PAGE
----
Judge Alice Nelson is fairly certain that Muskrat Love breaks some kind of law, but not so sure about Prairie Love.
The Vagrant, The Girl, and The NoDak.
Everyone wants to find that person they can fall madly and deeply in love with, but it might be a little hard when your home is an old station wagon, barely running, with a homemade trailer hitched on the back and a frozen deer carcass tied to it. FYI, guys, this is not a turn on for the ladies. Dusty Bias wrote and directed the independent film Prairie Love. It tells the story of a lonely drifter who is so desperate to love and be loved that he steals the identity of a man he finds near death on a cold and desolate North Dakota road.
Facts of the Case
The Vagrant (Jeremy Clark) is a loser wandering the frozen tundra of North Dakota in a rundown station wagon. He saves the life of a man named NoDak (Garth Blomberg), who nearly freezes to death after his truck breaks down on a deserted road. While NoDak is unconscious in the back of the car, The Vagrant rummages through his belongings, finding love letters from his female pen pal, who is currently serving time at a women's correctional facility. The love-starved Vagrant realizes that The Girl (Holly Lynn Ellis) and NoDak have never seen each other, and decides that he will take the place of NoDak when The Girl is released. One small problem: What to do with NoDak.
North Dakota in the winter just looks downright frigid and bleak, but writer/director Dusty Bias uses that bleakness of never-ending snow as a framework for his wonderfully odd love story Prairie Love.
The first quarter of the film is focused solely on The Vagrant, who never utters one word. Director Bias uses images in the rundown station wagon to give us an insight into the life of this lonely man. The camera pans around his home on wheels and we see personal items like a space heater, lantern, thermos, and—my favorite—a bedpan (Ah…the smell in there must be quite aromatic). The Vagrant's only companion is the disembodied voice on a cassette tape extolling the virtues of love, and what you must do to obtain it. The Vagrant has memorized every bit of the wisdom from this tape, and believes this makes him an expert on the subject of love. "Take what is yours and never look back," says this anonymous voice, and it is this piece of advice that fuels a man who isn't rooted in reality, and leads to him making a critical decision later in the film. Clark is excellent as the mentally unstable Vagrant; he is able to hold our attention even while being the only person in the entire scene -that is no easy feat. Clark has collaborated with Bias on other projects and that familiarity shows, resulting in an outstanding performance by Jeremy Clark.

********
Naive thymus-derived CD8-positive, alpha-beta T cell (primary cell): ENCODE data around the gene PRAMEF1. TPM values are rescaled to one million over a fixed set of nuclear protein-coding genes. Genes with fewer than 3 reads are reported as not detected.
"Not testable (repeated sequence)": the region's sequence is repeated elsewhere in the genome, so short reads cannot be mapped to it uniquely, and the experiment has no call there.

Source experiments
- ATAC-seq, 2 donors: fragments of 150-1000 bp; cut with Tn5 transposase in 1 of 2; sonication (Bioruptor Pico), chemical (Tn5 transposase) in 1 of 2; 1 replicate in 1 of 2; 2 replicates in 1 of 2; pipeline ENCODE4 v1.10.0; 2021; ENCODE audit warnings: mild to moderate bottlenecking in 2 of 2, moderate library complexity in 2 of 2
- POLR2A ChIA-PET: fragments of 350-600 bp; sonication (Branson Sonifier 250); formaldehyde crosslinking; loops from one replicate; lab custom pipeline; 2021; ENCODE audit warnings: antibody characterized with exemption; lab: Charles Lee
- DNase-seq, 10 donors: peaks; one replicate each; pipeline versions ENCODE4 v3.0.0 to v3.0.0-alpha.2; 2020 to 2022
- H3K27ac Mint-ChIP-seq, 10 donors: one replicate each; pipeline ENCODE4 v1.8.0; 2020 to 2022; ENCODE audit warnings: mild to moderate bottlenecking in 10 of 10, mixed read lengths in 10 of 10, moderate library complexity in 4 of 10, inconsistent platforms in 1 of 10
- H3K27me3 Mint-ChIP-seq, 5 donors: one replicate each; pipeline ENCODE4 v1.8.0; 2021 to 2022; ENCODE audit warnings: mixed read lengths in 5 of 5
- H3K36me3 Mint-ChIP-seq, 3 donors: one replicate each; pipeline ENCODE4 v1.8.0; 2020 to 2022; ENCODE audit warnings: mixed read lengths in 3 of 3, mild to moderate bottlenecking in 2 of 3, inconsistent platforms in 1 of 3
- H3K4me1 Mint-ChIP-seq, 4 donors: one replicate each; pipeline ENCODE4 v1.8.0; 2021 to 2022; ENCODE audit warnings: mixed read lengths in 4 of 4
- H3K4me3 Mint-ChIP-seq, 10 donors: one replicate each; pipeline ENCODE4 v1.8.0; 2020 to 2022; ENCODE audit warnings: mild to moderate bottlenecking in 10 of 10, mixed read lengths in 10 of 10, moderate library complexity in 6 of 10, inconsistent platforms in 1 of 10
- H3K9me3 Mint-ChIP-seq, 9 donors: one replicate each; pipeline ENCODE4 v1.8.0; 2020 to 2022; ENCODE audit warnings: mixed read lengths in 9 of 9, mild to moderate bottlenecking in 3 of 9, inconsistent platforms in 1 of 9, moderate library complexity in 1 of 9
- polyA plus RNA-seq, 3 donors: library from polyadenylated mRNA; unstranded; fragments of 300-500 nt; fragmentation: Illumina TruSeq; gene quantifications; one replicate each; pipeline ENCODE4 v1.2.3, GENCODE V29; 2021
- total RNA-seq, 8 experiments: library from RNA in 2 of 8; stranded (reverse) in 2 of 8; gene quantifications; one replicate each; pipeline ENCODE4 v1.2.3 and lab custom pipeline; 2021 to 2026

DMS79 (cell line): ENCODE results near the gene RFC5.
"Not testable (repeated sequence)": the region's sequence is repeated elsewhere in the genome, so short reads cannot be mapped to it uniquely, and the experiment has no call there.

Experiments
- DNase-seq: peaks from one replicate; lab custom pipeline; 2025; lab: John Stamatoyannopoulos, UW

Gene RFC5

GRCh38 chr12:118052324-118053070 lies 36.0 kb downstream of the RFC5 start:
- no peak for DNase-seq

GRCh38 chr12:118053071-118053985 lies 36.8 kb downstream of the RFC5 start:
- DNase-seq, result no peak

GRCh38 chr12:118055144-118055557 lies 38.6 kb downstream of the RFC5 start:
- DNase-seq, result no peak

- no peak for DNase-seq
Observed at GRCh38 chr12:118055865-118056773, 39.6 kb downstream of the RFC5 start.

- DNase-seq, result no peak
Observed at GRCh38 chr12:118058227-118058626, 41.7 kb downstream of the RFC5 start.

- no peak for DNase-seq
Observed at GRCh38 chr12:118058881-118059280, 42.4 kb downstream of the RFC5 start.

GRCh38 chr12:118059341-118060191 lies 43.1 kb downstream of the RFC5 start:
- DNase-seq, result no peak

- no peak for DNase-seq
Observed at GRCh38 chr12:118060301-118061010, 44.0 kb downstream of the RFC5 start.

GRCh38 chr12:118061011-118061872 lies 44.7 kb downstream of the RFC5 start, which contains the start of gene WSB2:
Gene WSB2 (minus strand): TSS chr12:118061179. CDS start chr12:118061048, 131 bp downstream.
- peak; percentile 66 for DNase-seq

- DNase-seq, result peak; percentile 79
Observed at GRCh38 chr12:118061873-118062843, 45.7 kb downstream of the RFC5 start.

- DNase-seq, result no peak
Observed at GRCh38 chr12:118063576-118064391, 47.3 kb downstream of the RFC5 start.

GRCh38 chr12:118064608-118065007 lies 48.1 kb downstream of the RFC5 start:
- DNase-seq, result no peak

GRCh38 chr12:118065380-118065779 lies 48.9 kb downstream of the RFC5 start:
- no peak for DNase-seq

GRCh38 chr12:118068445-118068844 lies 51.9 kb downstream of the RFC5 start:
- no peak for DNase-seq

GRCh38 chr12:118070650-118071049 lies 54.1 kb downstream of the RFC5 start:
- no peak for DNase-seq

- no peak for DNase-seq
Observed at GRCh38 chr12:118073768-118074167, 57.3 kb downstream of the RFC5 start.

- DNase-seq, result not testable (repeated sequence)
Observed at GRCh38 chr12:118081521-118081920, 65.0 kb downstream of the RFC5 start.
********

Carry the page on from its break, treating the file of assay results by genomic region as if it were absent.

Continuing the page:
The other two characters in this three-character play are NoDak, a man on his way to meet The Girl, a woman he fell in love with through a correspondence they began while she was in prison, and The Girl herself. Both of these individuals' lives are forever changed after meeting The Vagrant, and not for the better, as they get caught up in his unyielding desire for the love he believes he deserves. The Vagrant falls hard for The Girl and justifies why he should be her lover instead of NoDak, based on the information he gleans from that worn-out cassette tape.
This is the first film role for Garth Blomberg, and it's hard to imagine it will be his last. His laid-back portrayal of NoDak is in sharp contrast to The Vagrant's anxious intensity, and the two play off each other very well. NoDak is a smart guy, wary of the man that saved his life, but because he has no other way to get to the prison to meet his love, puts up with a man who obviously has a few screws loose. Ellis is fantastic as The Girl, and easily my favorite character in the entire film. I love her portrayal of The Girl as sweet and naïve, but at the same time she conveys this darker side, and you have no doubt that she can more than hold her own with the unhinged and obsessed Vagrant.
This is Bias' first feature film, and in it he has created full multidimensional characters. He reveals very little about their past lives and how they end up in their current circumstances; but the writing is so well done that you never feel like you're missing those details. Even with a lack of information, it still feels as if we know these people inside and out, and that can only be accomplished with well-developed characters in a superbly written script.
Prairie Love is presented in 1.78:1 anamorphic widescreen, which does a fine job of showing the surprising splendor of the desolate North Dakota winter. The Dolby stereo audio highlights the minimal dialogue as well as a hauntingly beautiful original score by Ted Speaker. Extras include a short film titled "A Family Portrait," an interesting animated film that explores how things can go horribly wrong during a simple family portrait.
Prairie Love is a quiet film that moves along at a slow and steady pace, but continually adds layers as it goes, building the story as much visually as it does with the dialogue. I highly recommend a purchase of this fine little film.
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